Sermon – 04-07-19 – Lent V – Cycle C
Scripture: Isaiah 43:16-21 – Psalm 126 – Philippians 3:4b-14 – John 12:1-8
Sermon Title: “Despair Before Joy”
Illness before healing. A flooded house before a mission project brings it to life again. Something lost before it is found. A huge medical bill before a “Go Fund Me” rescue or the mercy of the hospital and doctors involved. Addiction before recovery. Good Friday before Easter Sunday. Endless material concerns before spiritual concerns.
The spirituality displayed by Mary, sister of Martha and Lazarus, the close friends of Jesus, as she anoints Jesus with very expensive perfume; the materialism displayed by Judas in expressing displeasure about the perfume which seems very extravagant to him (especially because he would not be getting his hands on the money which was used to buy the perfume). The despair of Judas which becomes joy as expressed by Jesus for Mary’s loving act.
Was Mary doing this purely as an expression of love, and thankfulness, and devotion for Jesus or did she know that she was preparing Jesus for burial? Could God have been directing this scene without Mary knowing?
Have occurrences happened to you that seemed like setbacks but then proved to be blessings? This may seem like a frivolous example but just the other day, I had an eye doctor appointment in Pottstown. Even though I had written 11:00 a.m. in my date book, I thought it was 10:00 a.m. It probably was wishful thinking because I also had a meeting in West Lawn at 2:00 p.m. So I arrived even early for 10:00 a.m., which was amazing in itself, only to be told that my appointment was at 11:00 a.m. My first thought was that I could have slept an hour longer. My next thought was “How can I make good use of this hour?”
Between the receptionist and myself we decided that I could do the registration procedure and maybe the doctor could see me sooner than 11:00 a.m. So I took a seat, and promptly started to write an e-mail, thanking God that, yes, it is good that I now have time to do this. Part way through writing the email, a woman headed for the empty chair beside me. No problem. I smiled and said something about the weather before re-entering my password to continue writing the email. But God had other plans. This person really needed to talk. Wearing a clerical collar is like an open invitation to talk. That is good! That is one of the reasons why I wear a collar. So as I listen, I am realizing that God engineered my time mix-up.
In what seemed to be “no time,” I heard my name being called – Mary Etta, not just Mary! I went to my early encounter with those familiar machines that can do wonders to discover what is happening inside our eyes and also with the drops that make our eyes blurry and wanting to seek darkness. Then I encountered a talkative optician when I was selecting frames. He also started his conversation because of my collar. He shared some confidential family happenings with me.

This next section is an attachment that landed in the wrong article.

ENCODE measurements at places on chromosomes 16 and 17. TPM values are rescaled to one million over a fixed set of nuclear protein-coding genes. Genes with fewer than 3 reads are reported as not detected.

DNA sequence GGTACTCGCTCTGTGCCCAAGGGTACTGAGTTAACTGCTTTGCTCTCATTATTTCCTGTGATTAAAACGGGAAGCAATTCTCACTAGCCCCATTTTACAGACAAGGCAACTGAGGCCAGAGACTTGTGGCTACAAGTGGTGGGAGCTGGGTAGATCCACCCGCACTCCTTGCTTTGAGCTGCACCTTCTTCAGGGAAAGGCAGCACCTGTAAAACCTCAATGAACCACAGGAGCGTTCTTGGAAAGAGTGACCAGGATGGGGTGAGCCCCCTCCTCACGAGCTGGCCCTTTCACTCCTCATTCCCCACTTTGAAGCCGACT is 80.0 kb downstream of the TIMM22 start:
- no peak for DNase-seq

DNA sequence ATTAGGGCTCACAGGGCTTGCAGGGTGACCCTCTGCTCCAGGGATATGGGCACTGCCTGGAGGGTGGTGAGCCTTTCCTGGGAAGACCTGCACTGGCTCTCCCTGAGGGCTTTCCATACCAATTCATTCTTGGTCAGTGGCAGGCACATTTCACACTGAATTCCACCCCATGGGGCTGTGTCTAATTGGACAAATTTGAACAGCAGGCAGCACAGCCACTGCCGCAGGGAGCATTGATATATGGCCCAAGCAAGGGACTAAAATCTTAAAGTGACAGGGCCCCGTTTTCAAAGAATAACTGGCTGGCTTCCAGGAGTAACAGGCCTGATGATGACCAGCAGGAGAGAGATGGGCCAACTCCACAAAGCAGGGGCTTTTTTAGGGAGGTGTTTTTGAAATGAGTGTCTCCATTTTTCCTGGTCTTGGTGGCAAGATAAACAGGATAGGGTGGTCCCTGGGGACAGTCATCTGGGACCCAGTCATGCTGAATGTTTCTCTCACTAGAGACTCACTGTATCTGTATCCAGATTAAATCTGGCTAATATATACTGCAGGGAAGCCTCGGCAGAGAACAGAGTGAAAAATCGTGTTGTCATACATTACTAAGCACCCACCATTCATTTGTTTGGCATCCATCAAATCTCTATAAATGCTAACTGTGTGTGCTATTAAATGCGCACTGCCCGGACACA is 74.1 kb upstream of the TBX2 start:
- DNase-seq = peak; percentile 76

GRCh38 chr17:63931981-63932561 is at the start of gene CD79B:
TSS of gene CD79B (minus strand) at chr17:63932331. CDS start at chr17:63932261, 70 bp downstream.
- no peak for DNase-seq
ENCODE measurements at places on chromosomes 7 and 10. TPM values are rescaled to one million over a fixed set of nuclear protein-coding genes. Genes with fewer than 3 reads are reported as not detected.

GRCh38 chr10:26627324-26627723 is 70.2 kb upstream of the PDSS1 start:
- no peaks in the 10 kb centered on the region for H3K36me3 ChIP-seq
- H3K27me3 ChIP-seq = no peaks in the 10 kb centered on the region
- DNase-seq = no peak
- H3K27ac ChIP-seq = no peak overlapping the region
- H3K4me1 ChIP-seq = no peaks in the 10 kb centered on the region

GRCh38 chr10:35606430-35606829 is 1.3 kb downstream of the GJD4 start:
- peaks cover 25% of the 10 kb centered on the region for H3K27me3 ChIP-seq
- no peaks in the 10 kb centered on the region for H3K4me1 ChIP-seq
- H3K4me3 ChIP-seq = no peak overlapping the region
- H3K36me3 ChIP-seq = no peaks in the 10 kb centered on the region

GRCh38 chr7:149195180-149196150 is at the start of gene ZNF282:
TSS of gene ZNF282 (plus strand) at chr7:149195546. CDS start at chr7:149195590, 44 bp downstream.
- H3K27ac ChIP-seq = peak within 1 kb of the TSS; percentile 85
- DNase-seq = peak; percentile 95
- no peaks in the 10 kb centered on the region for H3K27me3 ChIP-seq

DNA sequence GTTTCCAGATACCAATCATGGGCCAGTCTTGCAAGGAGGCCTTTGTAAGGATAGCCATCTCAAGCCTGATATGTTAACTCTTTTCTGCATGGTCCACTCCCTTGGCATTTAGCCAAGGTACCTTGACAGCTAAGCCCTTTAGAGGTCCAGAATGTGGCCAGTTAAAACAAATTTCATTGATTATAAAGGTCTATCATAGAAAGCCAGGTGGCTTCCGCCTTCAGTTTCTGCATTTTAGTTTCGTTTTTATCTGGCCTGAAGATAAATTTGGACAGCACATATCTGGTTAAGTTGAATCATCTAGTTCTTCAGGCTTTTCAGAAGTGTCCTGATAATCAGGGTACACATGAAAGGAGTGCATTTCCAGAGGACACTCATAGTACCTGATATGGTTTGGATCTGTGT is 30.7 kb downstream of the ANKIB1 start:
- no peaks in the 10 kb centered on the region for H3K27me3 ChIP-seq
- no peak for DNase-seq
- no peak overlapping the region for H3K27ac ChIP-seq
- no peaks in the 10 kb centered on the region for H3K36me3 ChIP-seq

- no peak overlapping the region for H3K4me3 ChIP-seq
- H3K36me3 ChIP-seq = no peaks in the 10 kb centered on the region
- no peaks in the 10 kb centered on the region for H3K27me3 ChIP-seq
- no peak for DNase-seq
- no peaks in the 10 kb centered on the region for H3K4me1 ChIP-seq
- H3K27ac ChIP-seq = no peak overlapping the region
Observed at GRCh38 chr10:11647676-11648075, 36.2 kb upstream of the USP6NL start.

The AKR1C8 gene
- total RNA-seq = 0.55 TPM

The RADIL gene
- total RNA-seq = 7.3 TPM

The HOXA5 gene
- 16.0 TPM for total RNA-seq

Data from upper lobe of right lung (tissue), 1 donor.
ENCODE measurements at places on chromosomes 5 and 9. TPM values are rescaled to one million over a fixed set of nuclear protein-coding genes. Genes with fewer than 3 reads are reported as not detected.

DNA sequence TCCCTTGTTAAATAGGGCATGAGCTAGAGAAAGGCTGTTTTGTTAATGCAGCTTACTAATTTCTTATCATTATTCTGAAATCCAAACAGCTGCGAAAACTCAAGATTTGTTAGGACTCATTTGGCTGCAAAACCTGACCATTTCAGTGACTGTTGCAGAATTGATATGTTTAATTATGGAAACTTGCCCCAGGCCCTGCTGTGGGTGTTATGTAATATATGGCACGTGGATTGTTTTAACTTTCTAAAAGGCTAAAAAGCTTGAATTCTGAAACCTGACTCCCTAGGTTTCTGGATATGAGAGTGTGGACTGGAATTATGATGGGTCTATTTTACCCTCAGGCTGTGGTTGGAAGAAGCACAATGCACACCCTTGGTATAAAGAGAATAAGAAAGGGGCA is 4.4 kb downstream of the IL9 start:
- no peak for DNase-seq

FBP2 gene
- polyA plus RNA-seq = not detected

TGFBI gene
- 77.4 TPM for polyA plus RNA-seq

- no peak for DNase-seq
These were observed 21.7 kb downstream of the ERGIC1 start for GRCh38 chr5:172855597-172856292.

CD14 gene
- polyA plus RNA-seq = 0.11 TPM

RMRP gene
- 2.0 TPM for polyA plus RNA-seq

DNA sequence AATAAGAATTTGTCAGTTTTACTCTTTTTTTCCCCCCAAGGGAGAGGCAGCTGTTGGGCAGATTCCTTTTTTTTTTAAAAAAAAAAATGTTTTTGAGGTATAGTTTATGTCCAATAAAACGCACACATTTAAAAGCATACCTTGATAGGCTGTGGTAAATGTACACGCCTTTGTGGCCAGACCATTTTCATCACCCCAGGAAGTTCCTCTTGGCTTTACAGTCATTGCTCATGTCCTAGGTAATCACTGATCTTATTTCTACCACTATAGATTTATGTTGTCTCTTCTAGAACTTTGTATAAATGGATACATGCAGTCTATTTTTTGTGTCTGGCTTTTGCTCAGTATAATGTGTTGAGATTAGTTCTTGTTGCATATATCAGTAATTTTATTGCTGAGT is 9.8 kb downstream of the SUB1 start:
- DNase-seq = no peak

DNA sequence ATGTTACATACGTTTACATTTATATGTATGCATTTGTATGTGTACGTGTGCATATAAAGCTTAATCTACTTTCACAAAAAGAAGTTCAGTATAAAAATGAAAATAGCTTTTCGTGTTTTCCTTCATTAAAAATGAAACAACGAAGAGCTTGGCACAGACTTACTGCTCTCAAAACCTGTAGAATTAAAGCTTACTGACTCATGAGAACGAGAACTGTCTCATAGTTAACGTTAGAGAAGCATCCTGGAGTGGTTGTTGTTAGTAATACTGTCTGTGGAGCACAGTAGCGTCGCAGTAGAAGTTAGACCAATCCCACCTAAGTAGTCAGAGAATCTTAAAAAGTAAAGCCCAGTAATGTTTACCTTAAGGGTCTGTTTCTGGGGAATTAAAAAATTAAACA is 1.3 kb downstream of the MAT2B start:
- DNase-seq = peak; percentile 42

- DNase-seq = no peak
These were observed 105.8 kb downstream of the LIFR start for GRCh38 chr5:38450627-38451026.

Finally, I leave, only to notice that I really need to pay attention to be in West Lawn by 2:00 p.m. But my eyes are something else! So I make myself relax until I am confident that I can see well enough. I am wearing sunglasses on a rainy day. I also need gas plus lunch. I finally and safely reach my destination in West Lawn just comfortably before the meeting. I am always so amazed when God does this for me. Does this happen to you? Something seems to go wrong but then it becomes a good thing?
Well, so it is with people in the Bible. Abram waiting until he is 100 and Sarai waiting until she is 90 to become parents, to start the lineage that became Jesus. Mary and Martha waiting impatiently for Jesus to come and heal brother, Lazarus, and it does not happen. Jesus only comes when God directs – that is after Lazarus is in the tomb for four days.
Now this dinner with guests in the home of Mary and Martha and Lazarus. Was it not planned for a nice occasion of pleasure? Then it is marred by the criticism of Judas Iscariot. But Jesus saves Mary’s day by receiving her loving action with praise all the while hinting at the coming gloom.
The parade with the future Savior on a donkey while people cheered! The time at the cross and on the cross, certainly the world gone wrong. The saving king dying horribly while he remembers to give Mary, his mother, to John, the beloved disciple.
The women go to the tomb on the day after their Sabbath, with dark, sad, hearts, carrying spices to anoint the body as in burial. But no body. Not a burial! Where is this man? In fact, how did the stone get moved? A puzzling, sad, mystery. And then this new thing! There has been a resurrection! God is doing a new thing!
Remember Paul, who had been Saul. Darkness, hate, despair. Saul, in all his zealousness is causing ugliness for the Christians even though he thinks he is following God’s directions. Wrong! Jesus, from heaven, catches Saul, transforms him into probably the most successful evangelist of his time. God is doing a new thing!
What new thing is God doing in your life? Have you stopped to think? When was the most recent case of despair in your life? What was it? Is it still in despair stage? Does it look like it might be moving into a good, new thing? Has it become a transformation, a glorious new thing that makes you want to dance with joy? Do you think it may have already happened but you have not noticed because your mind is still in despair stage?
We need to pray.
Oh God, help us to move on from despair into the new thing, into the joy that you are presenting to us. Take our blinders from our minds and hearts. Help us to think about this as individuals and as a congregation. Open the windows and the doors! God, through Isaiah, you are saying, “Do not remember the former things, or consider the things of old. I am about to do a new thing; now it springs forth, do you not perceive it?” Oh God, help us to spring forth with this new thing! And all of God’s people say, “Amen”